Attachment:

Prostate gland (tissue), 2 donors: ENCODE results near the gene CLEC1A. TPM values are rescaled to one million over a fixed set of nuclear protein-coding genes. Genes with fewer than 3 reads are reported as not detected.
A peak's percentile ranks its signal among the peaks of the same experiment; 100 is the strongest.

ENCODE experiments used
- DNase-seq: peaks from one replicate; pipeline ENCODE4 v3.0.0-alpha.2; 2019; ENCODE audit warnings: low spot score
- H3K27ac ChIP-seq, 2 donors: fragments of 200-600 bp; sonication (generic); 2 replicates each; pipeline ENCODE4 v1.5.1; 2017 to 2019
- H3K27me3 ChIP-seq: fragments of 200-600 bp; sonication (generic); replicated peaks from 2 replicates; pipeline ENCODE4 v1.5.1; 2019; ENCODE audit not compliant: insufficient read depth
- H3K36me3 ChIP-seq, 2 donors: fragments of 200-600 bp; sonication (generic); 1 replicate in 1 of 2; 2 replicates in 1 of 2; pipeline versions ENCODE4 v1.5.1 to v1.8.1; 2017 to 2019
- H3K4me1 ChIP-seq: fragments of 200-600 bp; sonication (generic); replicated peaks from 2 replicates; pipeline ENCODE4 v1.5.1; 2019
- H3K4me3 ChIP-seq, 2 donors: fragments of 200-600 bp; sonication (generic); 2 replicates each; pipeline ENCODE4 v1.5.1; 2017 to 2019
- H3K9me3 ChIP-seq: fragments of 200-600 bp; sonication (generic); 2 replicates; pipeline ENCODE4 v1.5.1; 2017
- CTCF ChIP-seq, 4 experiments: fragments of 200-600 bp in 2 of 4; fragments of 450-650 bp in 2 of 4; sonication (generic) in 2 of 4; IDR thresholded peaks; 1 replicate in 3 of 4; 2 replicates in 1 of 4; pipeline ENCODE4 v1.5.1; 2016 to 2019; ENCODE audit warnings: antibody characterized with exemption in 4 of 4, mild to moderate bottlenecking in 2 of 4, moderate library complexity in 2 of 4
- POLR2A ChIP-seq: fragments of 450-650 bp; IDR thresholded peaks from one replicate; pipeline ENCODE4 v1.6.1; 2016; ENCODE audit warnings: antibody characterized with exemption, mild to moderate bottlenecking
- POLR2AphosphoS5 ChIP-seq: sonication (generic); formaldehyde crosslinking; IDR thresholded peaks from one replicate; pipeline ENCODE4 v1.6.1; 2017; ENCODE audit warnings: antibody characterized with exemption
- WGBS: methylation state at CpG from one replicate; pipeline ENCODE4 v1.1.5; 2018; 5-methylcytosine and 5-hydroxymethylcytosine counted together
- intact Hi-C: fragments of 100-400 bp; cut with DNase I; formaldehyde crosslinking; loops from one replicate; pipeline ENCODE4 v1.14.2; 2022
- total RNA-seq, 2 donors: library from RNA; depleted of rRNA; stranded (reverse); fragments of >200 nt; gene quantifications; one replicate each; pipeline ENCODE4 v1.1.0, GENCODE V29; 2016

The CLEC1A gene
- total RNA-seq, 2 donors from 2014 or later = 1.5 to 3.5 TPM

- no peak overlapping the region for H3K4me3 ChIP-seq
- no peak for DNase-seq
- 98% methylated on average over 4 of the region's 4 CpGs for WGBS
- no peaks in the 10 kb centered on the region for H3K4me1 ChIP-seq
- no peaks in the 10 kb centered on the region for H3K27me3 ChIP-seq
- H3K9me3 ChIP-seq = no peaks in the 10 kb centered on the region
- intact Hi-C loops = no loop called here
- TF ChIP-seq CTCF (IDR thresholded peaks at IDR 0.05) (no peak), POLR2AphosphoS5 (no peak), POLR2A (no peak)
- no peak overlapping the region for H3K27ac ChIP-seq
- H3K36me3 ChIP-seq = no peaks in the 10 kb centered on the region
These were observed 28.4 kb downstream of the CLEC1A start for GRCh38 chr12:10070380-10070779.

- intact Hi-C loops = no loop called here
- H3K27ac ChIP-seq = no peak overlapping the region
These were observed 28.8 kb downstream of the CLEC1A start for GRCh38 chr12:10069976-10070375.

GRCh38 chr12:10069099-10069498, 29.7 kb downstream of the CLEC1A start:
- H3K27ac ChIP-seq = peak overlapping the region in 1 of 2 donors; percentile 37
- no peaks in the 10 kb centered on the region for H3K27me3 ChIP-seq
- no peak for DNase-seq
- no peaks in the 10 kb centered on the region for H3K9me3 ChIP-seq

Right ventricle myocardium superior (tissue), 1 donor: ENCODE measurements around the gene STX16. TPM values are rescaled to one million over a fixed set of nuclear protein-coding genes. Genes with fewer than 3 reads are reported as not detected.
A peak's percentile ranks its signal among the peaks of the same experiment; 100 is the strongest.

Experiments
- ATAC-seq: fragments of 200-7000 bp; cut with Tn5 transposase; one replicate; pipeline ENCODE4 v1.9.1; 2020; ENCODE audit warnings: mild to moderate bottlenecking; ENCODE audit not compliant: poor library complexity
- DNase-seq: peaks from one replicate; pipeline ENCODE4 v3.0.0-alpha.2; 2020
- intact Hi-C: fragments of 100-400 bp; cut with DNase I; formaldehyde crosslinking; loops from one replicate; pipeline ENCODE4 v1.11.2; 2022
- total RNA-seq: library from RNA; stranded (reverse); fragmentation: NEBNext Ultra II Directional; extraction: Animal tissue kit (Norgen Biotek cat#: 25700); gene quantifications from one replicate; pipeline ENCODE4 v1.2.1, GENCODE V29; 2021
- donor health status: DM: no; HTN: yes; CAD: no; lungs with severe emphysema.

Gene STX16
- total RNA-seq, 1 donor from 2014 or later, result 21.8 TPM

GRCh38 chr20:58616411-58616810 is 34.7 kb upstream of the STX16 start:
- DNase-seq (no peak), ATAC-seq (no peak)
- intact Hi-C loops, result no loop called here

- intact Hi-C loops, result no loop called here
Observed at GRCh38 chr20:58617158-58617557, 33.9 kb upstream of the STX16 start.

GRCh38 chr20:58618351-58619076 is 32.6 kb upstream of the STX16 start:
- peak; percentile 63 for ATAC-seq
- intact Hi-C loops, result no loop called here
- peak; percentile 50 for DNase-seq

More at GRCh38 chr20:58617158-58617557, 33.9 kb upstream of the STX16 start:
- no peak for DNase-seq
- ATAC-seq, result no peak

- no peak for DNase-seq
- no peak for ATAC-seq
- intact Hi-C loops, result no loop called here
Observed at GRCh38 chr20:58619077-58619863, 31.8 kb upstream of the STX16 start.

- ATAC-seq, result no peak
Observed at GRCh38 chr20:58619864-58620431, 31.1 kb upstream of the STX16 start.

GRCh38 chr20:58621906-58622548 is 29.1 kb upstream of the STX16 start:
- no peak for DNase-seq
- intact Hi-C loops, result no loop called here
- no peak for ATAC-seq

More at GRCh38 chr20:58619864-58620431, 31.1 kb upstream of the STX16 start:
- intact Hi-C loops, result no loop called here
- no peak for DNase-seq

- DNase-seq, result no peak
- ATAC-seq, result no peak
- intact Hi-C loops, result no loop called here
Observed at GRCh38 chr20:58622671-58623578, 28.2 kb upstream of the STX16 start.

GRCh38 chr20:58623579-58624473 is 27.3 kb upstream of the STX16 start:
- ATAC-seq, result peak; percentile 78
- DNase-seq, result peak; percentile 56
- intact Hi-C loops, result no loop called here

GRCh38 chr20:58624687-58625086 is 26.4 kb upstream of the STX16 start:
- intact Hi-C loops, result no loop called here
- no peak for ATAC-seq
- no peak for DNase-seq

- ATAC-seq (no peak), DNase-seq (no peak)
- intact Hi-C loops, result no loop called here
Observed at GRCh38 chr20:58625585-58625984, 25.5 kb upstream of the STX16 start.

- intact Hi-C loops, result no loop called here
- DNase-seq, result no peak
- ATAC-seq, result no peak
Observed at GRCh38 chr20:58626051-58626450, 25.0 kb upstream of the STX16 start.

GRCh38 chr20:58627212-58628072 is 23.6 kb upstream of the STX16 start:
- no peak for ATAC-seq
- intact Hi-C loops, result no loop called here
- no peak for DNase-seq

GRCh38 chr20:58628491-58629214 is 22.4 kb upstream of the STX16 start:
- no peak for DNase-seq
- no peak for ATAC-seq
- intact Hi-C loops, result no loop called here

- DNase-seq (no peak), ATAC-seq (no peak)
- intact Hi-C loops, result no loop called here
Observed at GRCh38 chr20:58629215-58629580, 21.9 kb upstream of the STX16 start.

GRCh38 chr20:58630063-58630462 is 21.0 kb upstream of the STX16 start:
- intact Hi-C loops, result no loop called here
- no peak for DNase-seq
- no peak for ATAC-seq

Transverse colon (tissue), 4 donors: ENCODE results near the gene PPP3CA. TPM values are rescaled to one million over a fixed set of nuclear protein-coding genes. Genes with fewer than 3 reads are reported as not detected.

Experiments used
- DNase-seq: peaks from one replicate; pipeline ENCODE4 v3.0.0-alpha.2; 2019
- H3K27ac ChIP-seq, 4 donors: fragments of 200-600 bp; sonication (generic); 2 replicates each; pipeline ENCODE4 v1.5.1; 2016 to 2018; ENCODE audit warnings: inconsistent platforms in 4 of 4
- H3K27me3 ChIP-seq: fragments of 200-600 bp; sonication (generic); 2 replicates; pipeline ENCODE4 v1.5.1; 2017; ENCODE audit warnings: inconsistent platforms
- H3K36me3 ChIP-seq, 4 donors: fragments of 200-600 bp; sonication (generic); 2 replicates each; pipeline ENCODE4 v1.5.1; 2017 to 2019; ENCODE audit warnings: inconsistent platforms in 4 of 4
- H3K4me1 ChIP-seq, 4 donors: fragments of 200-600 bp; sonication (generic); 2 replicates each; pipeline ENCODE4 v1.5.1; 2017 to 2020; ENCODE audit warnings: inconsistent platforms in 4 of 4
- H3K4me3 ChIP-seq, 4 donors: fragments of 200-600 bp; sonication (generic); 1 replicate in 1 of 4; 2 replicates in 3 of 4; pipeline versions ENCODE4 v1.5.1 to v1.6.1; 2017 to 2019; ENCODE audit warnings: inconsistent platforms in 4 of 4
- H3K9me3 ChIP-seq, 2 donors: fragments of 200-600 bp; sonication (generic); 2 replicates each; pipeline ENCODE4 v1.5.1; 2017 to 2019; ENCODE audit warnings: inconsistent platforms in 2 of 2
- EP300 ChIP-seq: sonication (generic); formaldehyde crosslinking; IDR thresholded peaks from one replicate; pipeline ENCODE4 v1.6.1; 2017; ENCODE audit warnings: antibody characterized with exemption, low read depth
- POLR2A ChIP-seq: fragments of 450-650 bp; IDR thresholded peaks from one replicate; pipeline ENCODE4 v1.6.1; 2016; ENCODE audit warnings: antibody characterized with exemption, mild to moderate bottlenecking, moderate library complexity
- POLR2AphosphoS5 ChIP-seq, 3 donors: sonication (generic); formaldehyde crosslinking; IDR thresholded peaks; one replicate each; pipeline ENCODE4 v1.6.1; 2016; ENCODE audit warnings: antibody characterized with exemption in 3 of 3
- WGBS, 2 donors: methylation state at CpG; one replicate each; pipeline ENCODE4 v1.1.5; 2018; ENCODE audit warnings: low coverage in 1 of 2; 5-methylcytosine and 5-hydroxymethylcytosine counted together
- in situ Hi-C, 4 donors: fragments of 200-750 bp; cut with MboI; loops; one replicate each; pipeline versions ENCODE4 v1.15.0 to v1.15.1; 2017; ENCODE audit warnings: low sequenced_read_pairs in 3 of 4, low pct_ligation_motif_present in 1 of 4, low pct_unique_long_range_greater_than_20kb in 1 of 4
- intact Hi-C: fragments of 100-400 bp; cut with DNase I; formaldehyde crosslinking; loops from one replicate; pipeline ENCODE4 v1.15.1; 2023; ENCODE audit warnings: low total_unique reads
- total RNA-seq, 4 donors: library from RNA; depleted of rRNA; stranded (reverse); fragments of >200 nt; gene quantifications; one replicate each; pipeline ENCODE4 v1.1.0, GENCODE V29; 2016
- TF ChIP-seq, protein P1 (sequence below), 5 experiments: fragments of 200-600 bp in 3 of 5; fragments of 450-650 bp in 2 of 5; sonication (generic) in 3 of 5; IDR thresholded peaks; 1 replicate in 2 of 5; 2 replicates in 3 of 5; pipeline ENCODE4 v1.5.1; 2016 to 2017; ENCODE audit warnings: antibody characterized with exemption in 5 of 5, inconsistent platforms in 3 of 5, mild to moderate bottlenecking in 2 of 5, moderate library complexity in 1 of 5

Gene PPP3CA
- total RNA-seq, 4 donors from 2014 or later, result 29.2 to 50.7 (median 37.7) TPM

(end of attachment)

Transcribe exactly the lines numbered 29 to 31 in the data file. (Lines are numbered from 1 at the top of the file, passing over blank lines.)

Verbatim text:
These were observed 28.4 kb downstream of the CLEC1A start for GRCh38 chr12:10070380-10070779.

- intact Hi-C loops = no loop called here
- H3K27ac ChIP-seq = no peak overlapping the region